XLABBlog › MIKELANGELO Use Cases – Cancellous Bone Simulation


MIKELANGELO Use Cases – Cancellous Bone Simulation


One of the current challenges MIKELANGELO project focuses on is how the use of cloud-based HPC applications can help develop more accurate and longer lasting implants to replace damaged human body parts, as part of the Cancellous Bone Simulation use case. With each step forward in MIKELANGELO, greater flexibility of running the interactive real-time simulations is expected to help assist surgery, detect problems with implants and improve the production process of implants.

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Biomechanical research relies increasingly on simulations to develop more accurate and longer lasting implants to replace damaged human body parts. The positioning and geometry of these implants can be vastly improved by knowledge of the bone density which can be precisely calculated with the help of cancellous bone software. Cancellous bone software is a high performance application that is developed for HPC centers like the High Performance Computing Center Stuttgart, HLRS, and can run on several thousands of compute nodes and scales accordingly. It calculates the density of the cancellous bone (also known as trabecular or spongy bones) to develop better fitting bone implants.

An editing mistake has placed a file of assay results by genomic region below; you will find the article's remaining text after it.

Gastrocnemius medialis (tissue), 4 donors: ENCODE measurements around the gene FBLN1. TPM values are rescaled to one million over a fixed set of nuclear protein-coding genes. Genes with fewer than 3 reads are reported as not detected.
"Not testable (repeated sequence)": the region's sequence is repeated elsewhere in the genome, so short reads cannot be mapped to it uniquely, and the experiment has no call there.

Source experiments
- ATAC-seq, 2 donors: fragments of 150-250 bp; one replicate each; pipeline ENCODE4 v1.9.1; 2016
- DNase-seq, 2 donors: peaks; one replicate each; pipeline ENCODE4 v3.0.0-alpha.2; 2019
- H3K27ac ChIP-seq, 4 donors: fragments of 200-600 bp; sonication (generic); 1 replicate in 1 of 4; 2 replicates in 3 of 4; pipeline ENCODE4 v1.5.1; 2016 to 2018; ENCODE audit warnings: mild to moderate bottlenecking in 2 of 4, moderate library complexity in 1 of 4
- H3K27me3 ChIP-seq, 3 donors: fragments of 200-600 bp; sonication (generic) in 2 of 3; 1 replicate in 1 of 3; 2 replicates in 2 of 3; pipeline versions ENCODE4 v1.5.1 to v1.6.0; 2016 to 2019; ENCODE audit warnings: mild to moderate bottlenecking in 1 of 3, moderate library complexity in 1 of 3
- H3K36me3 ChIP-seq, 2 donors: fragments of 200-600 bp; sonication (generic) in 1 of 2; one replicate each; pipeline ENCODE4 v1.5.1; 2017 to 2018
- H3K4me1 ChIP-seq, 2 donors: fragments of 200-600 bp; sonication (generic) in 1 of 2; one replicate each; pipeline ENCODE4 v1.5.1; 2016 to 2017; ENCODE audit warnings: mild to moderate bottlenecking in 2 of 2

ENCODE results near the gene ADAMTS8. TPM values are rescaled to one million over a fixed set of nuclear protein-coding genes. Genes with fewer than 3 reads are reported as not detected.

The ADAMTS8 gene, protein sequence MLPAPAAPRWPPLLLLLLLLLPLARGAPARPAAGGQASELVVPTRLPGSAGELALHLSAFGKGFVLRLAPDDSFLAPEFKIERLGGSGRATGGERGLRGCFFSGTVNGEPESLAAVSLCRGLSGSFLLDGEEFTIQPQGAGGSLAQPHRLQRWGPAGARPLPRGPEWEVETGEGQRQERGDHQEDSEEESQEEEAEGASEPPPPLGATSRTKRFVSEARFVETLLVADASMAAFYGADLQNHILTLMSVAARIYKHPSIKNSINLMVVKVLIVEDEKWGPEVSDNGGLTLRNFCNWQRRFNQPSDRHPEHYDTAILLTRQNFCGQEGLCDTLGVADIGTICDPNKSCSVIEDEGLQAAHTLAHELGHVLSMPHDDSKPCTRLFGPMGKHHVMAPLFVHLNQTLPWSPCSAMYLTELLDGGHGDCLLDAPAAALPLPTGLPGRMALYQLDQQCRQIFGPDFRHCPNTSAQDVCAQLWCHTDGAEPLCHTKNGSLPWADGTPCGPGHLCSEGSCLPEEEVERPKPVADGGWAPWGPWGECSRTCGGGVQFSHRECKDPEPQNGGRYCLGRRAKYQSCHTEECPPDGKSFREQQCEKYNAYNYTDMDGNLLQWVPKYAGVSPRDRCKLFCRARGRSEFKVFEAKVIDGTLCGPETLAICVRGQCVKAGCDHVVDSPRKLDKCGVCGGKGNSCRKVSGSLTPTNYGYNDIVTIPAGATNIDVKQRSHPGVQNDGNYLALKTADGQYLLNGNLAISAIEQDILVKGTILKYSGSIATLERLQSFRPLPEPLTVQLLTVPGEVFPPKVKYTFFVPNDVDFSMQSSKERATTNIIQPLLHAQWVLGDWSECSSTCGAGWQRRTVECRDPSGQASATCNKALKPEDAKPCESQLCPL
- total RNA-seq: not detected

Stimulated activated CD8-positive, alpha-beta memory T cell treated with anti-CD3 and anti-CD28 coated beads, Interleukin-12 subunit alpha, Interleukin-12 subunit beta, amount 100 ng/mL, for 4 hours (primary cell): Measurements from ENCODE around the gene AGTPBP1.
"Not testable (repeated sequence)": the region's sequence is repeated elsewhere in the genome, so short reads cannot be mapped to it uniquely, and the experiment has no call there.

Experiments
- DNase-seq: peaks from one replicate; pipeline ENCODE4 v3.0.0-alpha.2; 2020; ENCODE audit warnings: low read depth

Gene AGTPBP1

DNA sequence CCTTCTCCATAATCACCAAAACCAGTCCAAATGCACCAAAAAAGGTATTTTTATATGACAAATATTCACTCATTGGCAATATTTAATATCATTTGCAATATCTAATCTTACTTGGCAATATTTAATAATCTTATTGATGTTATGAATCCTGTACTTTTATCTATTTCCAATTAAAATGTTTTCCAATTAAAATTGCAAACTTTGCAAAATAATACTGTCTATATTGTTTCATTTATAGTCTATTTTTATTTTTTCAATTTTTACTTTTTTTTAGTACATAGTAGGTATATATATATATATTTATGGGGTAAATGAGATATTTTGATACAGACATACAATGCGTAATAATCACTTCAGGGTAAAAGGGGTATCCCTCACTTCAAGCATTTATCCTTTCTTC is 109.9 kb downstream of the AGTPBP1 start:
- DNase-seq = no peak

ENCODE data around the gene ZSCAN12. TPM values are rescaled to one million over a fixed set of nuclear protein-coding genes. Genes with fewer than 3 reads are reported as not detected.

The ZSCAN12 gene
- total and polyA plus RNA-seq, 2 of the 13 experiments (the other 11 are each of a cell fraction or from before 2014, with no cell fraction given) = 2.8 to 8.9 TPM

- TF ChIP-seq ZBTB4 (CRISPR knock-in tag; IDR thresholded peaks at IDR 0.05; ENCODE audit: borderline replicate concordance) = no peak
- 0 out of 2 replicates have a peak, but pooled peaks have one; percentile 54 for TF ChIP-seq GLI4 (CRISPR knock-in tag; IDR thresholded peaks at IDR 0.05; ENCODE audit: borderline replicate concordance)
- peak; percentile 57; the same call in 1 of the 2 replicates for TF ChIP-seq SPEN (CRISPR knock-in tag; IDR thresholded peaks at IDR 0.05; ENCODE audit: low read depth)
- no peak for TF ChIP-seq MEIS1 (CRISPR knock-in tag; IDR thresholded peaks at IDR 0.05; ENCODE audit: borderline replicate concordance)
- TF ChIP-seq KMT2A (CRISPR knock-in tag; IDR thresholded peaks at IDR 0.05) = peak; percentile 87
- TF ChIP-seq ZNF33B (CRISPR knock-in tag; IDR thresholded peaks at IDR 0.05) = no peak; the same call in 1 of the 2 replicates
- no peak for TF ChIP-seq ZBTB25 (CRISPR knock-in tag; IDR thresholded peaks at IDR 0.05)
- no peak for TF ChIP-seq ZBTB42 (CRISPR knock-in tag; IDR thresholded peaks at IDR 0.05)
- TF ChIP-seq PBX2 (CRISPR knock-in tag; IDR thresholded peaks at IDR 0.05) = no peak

The MIKELANGELO project addresses the problem of developing such a highly optimized HPC application software with the help of abstraction layers, by designing a new hypervisor and a lightweight guest operating system. Also, it tries to optimize the work-flow of HPC centers for the provisioning of new applications, especially if they have conflicting requirements regarding the current set up.

A detailed use case and architecture analysis is available at MIKELANGELO’s official website: http://www.mikelangelo-project.eu/deliverables/

MIKELANGELO aims to improve the responsiveness, agility and security of the virtual infrastructure, continuously testing and validating their progress with use cases – lightweight aircraft design, use in medicine (implant production), big data software and cloud bursting. Funded by the European Union’s flagship research program and innovation program Horizon 2020 and coordinated by XLAB, it involves a consortium of partners with research and technical expertise in Cloud and virtualized environments from Europe and worldwide; Huawei, IBM, Intel, Cloudius, HLRS, GWDG, Ben Gurion University and Pipistrel.

 

 

 

 


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